Audio Equipment: USB audio interface
A small USB audio device – sometimes referred to as an external sound card or USB Audio Interface – is a good way to get audio into your computer… and out of it, too. Usually, getting audio in is the greater challenge, so I’ll concentrate on that. The USB devices tend to be versatile, too– accepting a microphone, a line-in, and maybe an optical connection, and providing a line out (or headphone) connector to export sound.
In the last week, I used two different USB devices to get audio into the computer. Yesterday I used my boyfriend Doc M’s M-Audio Transit USB connector to import and digitize a cassette tape (the tape deserves its own post). A few days before that I used my Griffin iMic to connect a microphone to my computer in order to talk to a friend using Gizmo Project – a Voice over IP (VoIP) application. I could have used that same setup to record directly into the computer– what I was doing was getting sound from the microphone IN to the computer in order to send that signal over the internet to my friend so we could chat.
These are devices that convert the signal from analog to digital. Sound enters the device through an analog connection (an audio miniplug). The device converts the sound to digital audio and delivers the digital information to the computer through the USB port.
First, an introduction to the devices themselves, and then how I used each one. Though I used these with Macs, they work on Windows, too. Doubtful that they work on Linux.
iMic/USB It’s a lower-cost, low-frills basic USB audio interface. Street price is just under 50 bucks. Plug one end into your USB port, and the other end will accept a couple of mini-plugs. For sound IN, either a line-in or microphone plug, and for sound OUT, a line out (headphone jack) plug. The iMic has a switch on its size to select whether the audio IN plug is a microphone or a line-in. (note: I have an older version of the iMic; Griffin has since come out with a newer version, which is shown here. The newer version is much clearer about which switch position is mic-level or line-level.)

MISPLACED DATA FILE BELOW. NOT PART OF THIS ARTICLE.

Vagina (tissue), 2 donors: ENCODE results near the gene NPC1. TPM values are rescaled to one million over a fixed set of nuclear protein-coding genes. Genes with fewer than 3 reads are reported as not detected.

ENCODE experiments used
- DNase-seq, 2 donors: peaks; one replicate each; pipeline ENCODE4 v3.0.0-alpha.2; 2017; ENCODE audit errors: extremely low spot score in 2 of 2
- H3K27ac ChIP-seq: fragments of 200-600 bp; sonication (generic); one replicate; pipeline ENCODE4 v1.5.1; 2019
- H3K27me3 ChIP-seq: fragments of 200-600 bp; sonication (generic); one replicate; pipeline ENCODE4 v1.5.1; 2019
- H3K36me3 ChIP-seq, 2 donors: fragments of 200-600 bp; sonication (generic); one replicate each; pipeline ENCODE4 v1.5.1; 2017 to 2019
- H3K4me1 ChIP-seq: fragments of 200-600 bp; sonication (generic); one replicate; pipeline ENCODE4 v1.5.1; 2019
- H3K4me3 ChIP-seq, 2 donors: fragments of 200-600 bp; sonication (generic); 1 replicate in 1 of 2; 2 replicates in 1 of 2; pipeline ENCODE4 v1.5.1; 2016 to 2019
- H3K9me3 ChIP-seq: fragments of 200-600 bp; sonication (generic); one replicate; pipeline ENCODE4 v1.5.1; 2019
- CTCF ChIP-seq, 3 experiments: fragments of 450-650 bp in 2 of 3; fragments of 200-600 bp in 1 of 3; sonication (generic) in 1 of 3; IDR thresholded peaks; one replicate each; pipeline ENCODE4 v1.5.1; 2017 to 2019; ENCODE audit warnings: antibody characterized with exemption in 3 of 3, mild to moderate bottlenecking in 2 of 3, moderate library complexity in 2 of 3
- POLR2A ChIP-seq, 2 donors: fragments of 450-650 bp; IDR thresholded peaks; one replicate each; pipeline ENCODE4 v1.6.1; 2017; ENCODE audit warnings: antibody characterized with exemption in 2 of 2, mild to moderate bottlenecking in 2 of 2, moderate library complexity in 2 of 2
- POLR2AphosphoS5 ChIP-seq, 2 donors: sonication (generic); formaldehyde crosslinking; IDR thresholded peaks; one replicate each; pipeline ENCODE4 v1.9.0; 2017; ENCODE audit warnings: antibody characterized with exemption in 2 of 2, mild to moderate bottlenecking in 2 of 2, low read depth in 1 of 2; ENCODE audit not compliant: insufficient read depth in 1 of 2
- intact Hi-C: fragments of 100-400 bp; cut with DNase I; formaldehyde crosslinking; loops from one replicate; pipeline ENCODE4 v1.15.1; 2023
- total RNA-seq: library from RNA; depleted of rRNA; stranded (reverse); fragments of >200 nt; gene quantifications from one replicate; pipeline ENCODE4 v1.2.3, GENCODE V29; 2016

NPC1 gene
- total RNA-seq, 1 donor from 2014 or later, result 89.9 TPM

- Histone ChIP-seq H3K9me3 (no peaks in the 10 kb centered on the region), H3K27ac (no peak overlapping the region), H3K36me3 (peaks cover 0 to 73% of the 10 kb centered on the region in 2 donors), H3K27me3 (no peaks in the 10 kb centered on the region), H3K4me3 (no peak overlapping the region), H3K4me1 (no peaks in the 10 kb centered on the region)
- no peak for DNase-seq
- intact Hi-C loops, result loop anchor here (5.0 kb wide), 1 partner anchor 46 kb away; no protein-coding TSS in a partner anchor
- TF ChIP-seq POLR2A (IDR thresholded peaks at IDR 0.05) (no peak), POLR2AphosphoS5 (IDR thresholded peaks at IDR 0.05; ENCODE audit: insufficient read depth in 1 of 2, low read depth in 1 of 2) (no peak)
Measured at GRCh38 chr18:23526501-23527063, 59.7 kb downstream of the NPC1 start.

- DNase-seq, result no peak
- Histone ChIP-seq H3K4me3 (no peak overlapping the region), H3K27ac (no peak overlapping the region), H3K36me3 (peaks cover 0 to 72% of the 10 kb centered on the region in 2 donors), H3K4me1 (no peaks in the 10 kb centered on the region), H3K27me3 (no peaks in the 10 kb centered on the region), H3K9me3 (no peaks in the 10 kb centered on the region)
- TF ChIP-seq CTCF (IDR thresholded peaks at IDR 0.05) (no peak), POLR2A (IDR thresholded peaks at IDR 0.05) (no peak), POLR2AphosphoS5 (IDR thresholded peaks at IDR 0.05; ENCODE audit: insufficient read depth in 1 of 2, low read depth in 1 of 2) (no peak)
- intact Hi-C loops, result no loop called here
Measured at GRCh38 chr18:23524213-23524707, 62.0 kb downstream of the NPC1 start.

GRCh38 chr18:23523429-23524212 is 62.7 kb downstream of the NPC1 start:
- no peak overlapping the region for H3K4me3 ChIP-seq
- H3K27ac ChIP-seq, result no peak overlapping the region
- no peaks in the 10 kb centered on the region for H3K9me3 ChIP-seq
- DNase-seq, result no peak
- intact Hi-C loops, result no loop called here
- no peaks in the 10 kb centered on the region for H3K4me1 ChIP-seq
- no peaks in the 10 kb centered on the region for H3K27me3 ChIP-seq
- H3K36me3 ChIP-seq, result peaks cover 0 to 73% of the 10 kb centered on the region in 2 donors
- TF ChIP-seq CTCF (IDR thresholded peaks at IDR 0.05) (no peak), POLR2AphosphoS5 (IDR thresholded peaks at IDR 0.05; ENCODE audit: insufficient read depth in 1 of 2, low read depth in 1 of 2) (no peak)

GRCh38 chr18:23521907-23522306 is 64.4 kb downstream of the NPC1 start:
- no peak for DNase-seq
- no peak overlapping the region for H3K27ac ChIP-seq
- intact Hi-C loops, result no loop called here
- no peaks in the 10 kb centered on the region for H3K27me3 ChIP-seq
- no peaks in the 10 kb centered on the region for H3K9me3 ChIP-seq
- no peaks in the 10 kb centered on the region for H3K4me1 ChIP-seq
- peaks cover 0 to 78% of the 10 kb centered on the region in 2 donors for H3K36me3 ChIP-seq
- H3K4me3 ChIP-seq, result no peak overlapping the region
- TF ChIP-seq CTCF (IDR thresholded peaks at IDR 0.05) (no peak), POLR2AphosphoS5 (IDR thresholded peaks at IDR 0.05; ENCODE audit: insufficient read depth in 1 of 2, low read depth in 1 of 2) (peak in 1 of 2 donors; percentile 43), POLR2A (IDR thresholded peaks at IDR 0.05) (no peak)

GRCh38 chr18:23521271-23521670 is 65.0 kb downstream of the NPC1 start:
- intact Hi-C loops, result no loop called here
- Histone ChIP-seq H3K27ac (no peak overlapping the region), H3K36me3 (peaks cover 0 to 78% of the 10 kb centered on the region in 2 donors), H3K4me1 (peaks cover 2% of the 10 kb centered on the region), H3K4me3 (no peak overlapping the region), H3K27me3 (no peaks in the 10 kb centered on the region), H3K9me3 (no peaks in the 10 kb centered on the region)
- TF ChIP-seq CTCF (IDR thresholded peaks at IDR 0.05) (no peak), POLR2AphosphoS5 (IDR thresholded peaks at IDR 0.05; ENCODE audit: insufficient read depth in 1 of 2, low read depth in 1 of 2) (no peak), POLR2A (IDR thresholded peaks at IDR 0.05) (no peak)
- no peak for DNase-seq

M-Audio Transit USB
M-AUDIO Transit USB Audio InterfaceThe Transit USB has more features than the iMic, and comes at a higher price ($78-83 street price). The electronics inside the device are very quiet—It is praised for not introducing any background hiss or noise at the point of conversion from analog to digital. As for plugs and ports, the Transit USB includes the standard sound IN mic and line in—and also offers optical line in, to transfer sound from digital sources such as CD players and some minidisc decks that include optical out ports.
To use the Transit USB, you install driver software onto your computer; what’s installed is a software control panel that gives you some options for converting from analog to digital. Change the sound level (gain/volume) going into or out. Set the bit depth. Adjust latency (um, no clue there what that is. Didn’t fiddle with it.)
One thing going against the M-Audio Transit USB is a flakey USB driver. I used the unit with an Intel-based MacBook. Though it worked perfectly yesterday, the computer wouldn’t “see” the device when I tried it again today. Restarting the computer solved that.
Uncharted (for me) territory: Edirol USB Interface.
Edirol UA-1EX USB Audio InterfaceUncharted because I haven’t used it. The Edirol seems comparable to the MAudio Transit—in price and functionality. It includes an optical in line, too. The big unknown: How does the driver work, and is there a good software interface on the computer to set volume/gain for incoming audio signal?
Here are the two ways I used the two devices:
Microphone to USB
Using this kind of interface, you can bypass a portable recorder and record your audio directly to computer (using an application such as Audacity).